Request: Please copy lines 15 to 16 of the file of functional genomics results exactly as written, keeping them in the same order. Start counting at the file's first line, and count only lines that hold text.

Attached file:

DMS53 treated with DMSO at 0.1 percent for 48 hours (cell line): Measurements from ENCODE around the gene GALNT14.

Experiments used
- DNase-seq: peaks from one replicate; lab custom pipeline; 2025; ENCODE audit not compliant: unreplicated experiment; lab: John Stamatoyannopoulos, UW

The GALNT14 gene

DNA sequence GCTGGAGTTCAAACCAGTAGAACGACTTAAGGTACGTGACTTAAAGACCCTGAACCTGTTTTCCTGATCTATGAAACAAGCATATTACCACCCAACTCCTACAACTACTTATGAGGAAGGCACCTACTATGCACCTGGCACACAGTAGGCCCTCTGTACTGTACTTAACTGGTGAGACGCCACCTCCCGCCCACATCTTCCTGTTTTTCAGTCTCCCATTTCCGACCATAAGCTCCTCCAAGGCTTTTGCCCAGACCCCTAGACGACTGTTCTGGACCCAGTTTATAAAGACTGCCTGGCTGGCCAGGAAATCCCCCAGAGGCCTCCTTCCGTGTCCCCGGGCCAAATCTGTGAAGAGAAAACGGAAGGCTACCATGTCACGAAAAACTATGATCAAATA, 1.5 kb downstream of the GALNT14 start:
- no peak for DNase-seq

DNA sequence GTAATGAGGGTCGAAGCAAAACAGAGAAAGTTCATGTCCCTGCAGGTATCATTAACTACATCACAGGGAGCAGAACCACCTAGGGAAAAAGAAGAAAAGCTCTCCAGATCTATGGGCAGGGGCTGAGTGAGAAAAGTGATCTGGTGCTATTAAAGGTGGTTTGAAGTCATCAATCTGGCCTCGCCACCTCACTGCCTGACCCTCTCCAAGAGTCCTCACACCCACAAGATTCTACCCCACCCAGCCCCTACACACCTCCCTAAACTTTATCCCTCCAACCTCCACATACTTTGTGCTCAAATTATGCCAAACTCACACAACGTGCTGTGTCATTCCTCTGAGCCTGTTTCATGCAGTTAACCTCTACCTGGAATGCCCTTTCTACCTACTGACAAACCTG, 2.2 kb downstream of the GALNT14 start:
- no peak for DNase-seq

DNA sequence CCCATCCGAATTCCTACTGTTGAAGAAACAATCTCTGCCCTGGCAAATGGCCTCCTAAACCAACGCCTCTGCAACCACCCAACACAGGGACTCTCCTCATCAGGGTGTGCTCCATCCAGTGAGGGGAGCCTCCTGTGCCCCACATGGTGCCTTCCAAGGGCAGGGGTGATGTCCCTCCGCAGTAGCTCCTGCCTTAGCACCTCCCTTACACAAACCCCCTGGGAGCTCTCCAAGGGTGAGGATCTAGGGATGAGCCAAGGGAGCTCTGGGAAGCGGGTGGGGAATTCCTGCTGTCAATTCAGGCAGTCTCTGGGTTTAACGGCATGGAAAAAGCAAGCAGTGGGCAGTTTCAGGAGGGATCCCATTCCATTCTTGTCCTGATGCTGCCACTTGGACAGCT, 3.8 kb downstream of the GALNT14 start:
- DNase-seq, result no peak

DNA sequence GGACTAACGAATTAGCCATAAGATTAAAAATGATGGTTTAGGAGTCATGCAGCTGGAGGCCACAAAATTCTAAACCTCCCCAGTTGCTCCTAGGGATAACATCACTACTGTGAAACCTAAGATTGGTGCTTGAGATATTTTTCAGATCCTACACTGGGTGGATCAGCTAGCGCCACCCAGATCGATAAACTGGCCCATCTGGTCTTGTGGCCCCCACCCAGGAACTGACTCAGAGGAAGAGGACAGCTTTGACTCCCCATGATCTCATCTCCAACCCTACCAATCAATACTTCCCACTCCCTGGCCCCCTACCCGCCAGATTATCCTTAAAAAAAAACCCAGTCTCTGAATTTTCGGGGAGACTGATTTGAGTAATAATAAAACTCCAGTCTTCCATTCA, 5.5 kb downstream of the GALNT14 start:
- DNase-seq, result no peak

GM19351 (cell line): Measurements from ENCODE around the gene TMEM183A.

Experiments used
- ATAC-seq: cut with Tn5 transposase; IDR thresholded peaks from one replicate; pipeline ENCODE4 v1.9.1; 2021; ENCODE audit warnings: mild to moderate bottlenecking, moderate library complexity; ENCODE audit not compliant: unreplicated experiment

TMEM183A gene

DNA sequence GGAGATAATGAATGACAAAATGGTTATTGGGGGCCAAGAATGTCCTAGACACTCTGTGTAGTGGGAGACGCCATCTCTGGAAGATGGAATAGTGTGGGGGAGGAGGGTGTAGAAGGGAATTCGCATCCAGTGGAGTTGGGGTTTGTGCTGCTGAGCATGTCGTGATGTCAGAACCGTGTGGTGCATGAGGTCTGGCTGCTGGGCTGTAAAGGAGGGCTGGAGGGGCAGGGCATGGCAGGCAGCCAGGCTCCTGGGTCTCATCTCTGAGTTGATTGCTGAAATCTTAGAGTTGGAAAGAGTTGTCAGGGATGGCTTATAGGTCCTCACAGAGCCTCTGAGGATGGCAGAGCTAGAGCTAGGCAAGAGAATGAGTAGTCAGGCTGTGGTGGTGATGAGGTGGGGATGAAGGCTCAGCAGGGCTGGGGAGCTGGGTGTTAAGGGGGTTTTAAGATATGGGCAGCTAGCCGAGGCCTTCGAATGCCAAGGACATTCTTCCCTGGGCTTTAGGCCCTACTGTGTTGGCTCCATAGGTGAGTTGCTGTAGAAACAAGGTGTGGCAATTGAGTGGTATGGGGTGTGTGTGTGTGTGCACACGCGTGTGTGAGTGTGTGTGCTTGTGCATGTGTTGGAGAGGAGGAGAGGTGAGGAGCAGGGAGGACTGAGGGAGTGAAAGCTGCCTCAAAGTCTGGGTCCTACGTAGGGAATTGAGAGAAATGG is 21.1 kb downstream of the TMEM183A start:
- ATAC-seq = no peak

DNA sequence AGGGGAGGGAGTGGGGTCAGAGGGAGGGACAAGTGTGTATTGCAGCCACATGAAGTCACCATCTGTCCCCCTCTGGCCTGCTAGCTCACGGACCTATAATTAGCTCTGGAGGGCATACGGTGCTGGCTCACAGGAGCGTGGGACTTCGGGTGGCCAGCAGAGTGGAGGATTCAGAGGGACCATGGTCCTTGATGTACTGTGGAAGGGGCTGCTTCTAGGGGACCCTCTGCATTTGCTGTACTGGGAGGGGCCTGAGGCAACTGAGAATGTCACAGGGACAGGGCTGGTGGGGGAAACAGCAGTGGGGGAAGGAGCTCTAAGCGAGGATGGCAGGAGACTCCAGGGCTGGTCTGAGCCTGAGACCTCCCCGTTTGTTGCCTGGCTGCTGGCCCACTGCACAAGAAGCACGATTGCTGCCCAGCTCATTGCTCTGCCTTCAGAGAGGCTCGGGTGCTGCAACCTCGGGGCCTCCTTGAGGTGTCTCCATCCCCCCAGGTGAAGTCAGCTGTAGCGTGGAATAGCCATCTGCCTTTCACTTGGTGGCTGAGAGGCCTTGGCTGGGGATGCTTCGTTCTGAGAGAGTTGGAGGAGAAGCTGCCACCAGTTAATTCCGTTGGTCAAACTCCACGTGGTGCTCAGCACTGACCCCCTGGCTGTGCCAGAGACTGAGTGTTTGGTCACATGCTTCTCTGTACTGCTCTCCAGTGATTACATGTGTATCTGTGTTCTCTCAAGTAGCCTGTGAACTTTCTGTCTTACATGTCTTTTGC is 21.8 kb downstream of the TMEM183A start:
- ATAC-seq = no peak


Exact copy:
- ATAC-seq: cut with Tn5 transposase; IDR thresholded peaks from one replicate; pipeline ENCODE4 v1.9.1; 2021; ENCODE audit warnings: mild to moderate bottlenecking, moderate library complexity; ENCODE audit not compliant: unreplicated experiment

TMEM183A gene